As a child in her prime from the 90’s to the noughties, I would always look forward to the day when I could go where want and do as I please without needing permission. Being a young whippersnapper had its drawbacks at times and as a result of the many restrictions I faced, going to the movies was one of my most beloved childhood endevours. But as a now ‘adult’ of sorts (and I use the definition of adult very loosely here), the once novelty of movie-going has slowly faded into a constant weighing of pros and cons (with cons usually winning). Which brings me to the question: has going to the cinema become a thing of the past? And if so, why?
The work of Torsten Hägerstrand can help us in regards to answering this question as he illustrates a strong conceptual framework for understanding the particular constraints on human activity in space and time (Miller, 2005)
Time has a critical importance when it comes to fitting people and things together for functioning in socio-economic systems – Hägerstrand
Using his ‘space-time path‘, Hägerstrand demonstrates how the time geography activity of individuals can experience three main constraints: capability, coupling and authority. Capability constraints consist of the physical or biological restrictions of human movement, coupling constraints refers to the issues of having to be at a particular place for a particular time in conjunction with other people, and authority contraints apply to problems with particular areas of control and regulation (Corbett, 2011)
Each of these constraints can now be applied in relation my personal decision not to attend the cinema. Due to the fact that we cannot instantaneously travel from one place to another, we face a trade-off between space and time (Corbett, 2011). This capability constraint can usually be reduced with the convenience of cars, but despite the fact I’m lucky enough to own a car, I am also faced with the problem that cars require fuel and parking requires money. Not to forget the endless stream of traffic. The ever so inconvenient timing of sickness is another example of a capability constraint as I could barely get myself out of bed let alone brave any exposure to the outside elements.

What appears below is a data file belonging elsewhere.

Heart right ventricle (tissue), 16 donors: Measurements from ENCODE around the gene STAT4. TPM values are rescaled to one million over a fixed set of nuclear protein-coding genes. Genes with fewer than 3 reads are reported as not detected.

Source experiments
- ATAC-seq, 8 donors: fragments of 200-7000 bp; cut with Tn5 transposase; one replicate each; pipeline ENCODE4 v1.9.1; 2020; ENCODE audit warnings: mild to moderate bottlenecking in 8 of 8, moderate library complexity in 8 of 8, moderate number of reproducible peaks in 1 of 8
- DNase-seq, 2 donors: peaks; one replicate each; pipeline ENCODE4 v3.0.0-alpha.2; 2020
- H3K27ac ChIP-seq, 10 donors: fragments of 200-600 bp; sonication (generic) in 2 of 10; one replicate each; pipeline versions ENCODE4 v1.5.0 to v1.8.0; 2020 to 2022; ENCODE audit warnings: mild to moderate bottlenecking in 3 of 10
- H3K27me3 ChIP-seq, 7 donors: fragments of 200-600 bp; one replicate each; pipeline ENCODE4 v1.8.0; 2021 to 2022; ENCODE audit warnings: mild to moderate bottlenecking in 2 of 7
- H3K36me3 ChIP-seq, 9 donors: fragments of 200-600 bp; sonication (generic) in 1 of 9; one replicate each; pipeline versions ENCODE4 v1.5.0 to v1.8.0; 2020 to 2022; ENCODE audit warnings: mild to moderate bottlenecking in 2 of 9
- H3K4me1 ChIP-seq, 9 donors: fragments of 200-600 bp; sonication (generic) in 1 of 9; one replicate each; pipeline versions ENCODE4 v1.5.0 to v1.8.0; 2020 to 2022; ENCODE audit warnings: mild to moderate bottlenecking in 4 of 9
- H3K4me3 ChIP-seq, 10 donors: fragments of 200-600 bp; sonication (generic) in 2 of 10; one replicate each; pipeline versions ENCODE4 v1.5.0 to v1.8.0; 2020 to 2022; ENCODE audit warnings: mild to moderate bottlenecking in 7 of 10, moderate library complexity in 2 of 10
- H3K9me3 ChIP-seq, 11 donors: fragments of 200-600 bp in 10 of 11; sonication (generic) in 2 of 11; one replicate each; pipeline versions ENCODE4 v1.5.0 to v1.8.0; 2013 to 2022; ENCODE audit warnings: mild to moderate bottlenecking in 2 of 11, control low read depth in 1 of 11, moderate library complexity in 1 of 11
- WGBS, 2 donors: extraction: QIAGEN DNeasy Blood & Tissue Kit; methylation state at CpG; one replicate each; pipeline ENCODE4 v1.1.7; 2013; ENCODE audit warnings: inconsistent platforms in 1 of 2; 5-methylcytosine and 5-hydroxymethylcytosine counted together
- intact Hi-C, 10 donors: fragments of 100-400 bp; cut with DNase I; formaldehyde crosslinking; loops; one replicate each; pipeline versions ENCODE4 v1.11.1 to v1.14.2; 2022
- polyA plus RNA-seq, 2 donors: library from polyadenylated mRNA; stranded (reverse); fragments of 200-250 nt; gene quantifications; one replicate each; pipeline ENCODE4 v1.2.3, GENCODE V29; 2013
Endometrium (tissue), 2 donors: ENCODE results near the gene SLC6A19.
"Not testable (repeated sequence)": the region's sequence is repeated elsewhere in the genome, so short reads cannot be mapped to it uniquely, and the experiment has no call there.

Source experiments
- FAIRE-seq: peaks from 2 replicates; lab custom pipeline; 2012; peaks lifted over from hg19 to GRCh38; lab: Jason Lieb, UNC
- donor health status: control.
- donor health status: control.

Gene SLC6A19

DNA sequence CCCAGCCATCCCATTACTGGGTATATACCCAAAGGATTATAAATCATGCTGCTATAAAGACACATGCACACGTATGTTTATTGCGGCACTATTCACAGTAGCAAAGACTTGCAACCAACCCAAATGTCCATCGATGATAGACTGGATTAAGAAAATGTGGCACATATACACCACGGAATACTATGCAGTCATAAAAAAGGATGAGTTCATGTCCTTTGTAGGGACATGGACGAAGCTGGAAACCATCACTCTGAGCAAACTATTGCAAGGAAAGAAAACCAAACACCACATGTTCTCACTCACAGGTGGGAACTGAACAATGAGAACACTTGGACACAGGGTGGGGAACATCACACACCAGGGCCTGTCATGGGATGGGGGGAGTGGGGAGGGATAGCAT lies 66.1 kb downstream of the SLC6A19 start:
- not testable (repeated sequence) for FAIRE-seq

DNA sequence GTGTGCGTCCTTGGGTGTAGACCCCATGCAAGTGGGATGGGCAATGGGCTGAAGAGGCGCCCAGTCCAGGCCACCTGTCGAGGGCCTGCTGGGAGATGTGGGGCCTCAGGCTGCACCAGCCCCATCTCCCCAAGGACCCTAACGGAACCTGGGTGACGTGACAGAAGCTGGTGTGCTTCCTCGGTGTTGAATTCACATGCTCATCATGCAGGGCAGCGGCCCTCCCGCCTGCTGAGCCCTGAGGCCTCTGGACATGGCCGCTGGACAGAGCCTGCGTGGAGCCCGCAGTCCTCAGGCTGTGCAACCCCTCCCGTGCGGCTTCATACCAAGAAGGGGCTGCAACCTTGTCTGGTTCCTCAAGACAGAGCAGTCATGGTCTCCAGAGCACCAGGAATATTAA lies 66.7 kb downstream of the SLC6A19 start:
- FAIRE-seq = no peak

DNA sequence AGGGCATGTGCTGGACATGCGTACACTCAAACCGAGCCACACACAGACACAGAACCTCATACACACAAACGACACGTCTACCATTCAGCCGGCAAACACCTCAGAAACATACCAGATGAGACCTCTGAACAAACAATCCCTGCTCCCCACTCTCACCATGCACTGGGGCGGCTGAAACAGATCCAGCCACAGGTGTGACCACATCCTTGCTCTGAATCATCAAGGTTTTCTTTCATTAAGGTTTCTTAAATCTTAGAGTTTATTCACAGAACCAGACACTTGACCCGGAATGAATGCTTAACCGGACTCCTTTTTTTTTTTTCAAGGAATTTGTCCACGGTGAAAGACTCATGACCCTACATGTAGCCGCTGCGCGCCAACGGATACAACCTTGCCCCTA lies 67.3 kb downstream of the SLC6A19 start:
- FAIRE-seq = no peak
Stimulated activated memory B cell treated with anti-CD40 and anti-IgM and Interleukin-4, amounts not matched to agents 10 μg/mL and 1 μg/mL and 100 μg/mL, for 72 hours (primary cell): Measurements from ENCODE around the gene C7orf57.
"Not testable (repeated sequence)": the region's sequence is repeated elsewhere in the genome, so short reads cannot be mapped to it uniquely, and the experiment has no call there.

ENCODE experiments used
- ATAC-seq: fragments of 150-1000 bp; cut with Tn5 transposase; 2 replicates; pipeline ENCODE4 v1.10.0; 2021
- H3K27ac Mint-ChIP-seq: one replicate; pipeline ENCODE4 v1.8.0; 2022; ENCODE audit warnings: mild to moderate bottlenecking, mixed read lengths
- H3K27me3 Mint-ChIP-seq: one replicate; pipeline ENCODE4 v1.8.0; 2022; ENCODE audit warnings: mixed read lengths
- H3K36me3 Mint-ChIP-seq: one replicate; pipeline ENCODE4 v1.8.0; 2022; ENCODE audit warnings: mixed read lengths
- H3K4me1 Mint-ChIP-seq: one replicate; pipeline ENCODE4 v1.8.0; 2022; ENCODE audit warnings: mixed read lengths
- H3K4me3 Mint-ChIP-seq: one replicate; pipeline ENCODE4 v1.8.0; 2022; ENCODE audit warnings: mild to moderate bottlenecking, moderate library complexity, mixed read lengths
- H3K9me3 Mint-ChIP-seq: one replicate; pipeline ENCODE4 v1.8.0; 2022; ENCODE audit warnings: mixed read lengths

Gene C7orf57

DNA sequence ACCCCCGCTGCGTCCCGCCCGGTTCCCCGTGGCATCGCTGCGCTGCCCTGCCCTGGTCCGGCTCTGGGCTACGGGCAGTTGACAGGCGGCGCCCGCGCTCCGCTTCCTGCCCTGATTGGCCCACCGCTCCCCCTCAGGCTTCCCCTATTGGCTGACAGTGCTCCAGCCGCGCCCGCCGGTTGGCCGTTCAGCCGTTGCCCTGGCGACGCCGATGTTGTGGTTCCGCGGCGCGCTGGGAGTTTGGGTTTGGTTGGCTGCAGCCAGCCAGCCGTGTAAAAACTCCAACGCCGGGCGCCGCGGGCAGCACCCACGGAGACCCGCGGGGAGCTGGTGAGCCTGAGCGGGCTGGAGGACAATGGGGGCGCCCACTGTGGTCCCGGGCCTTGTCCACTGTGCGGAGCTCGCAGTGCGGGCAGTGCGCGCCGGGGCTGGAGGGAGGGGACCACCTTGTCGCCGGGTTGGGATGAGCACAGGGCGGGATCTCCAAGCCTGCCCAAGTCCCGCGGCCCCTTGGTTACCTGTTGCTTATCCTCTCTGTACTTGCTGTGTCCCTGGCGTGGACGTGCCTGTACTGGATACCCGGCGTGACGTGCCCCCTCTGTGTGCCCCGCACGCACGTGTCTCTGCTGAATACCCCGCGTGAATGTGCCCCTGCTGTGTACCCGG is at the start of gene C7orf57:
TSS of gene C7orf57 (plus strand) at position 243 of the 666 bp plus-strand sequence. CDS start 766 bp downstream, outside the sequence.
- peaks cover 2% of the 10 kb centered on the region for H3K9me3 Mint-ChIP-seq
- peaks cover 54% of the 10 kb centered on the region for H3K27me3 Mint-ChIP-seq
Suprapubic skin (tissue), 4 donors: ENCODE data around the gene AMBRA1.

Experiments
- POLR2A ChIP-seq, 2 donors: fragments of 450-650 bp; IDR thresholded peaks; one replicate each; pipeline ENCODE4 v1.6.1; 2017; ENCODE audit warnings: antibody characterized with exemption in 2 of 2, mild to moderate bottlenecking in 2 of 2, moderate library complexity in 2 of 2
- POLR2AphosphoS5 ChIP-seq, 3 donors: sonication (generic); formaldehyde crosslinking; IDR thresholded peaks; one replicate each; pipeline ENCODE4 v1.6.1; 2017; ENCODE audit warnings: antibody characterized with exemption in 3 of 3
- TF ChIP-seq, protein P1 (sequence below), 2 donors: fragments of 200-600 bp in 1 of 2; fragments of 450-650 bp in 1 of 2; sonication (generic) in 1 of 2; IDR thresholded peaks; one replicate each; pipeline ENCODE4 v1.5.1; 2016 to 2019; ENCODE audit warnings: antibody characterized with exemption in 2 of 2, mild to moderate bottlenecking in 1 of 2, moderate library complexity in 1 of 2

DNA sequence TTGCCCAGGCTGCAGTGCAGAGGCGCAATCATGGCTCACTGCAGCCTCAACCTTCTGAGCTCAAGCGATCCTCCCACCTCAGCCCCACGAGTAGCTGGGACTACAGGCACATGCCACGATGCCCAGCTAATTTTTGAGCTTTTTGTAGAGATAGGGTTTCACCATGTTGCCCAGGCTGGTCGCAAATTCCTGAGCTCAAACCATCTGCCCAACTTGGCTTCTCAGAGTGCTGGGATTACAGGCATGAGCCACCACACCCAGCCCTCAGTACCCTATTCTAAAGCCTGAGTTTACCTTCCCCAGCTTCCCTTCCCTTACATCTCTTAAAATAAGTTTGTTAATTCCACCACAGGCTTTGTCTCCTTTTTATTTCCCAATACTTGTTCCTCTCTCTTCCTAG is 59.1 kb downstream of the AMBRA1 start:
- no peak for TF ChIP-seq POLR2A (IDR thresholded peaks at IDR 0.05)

The coupling constraint faced include the fact that alot of the time it is impossible to find enough time in a day when everyone is available. Our ages may have doubled from our childhood days, but so have our responsibilities! A lot of us are juggling university attendance, assessments, work, sport, etc. and so finding a time that is convenient for everyone is the equivalent of finding wally.
Lastly, the most influential constraint in my opinion is the authority constraint. It seems these days that when planning your next trip to the big screen, you want to be packing a cold hard $50 note. Surprisingly enough, Steven Spielberg shares the same opinion. Despite the emerging efforts of concessions, gone are the days of 40 cent tickets. Not only is the ticket price itself a challenge to my financial authority, let’s not forget the traditional extras of popcorn, choc-tops and soft drink – that is AFTER you pay for parking and fuel. This shortage of money restricts my authority to enter the cinema establishment and use its facilities.
As a result of cinema attendance rapidly declining, it seems most of the public are experiencing these same constraints. Chris Dorr compares the physical space of cinema as a battle where distributors fight to get large box-office grosses for their films in order to become the “winner” (Dorr, 2014). But it seems today as if the whole industry is losing. According to the statistics of ‘Screen Australia’, despite the 14-25 year old age bracket illustrating the most frequent use of cinemas, the overall trend of attendance is decreasing. In addition, 1996 cinema attendance was recorded at it’s peak with 72% and an average frequency of 11.3. Comparing this data 18 years later, 2014 statistics indicate a mere 68% attendance percentage at an average frequency of 6.8 times.
I believe these diminishing figures however, are not a reflection on the quality of films or a lack of interest in them, but of the now inconvenience of the cinematic experience. Now more than ever, movies are not being confined by cinema walls. They are becoming easier and more favorable to access. The rise of Netflix, iTunes, Amazon and internet streaming on portable devices in Australia allows not only movie purchases of $10 and under, but also the added benefit of not having to leave the comfort of your own home. You can: stay in your sweats or pajamas, pause to go to the bathroom not having missed a thing, control the volume and temperature, and most of all you can choose who you want to share the space with you – if anyone. With all of these advantages, it is not unbelievable to predict that cinema attendance will continue to decline in the next 5-10 years if the industry remains as it is.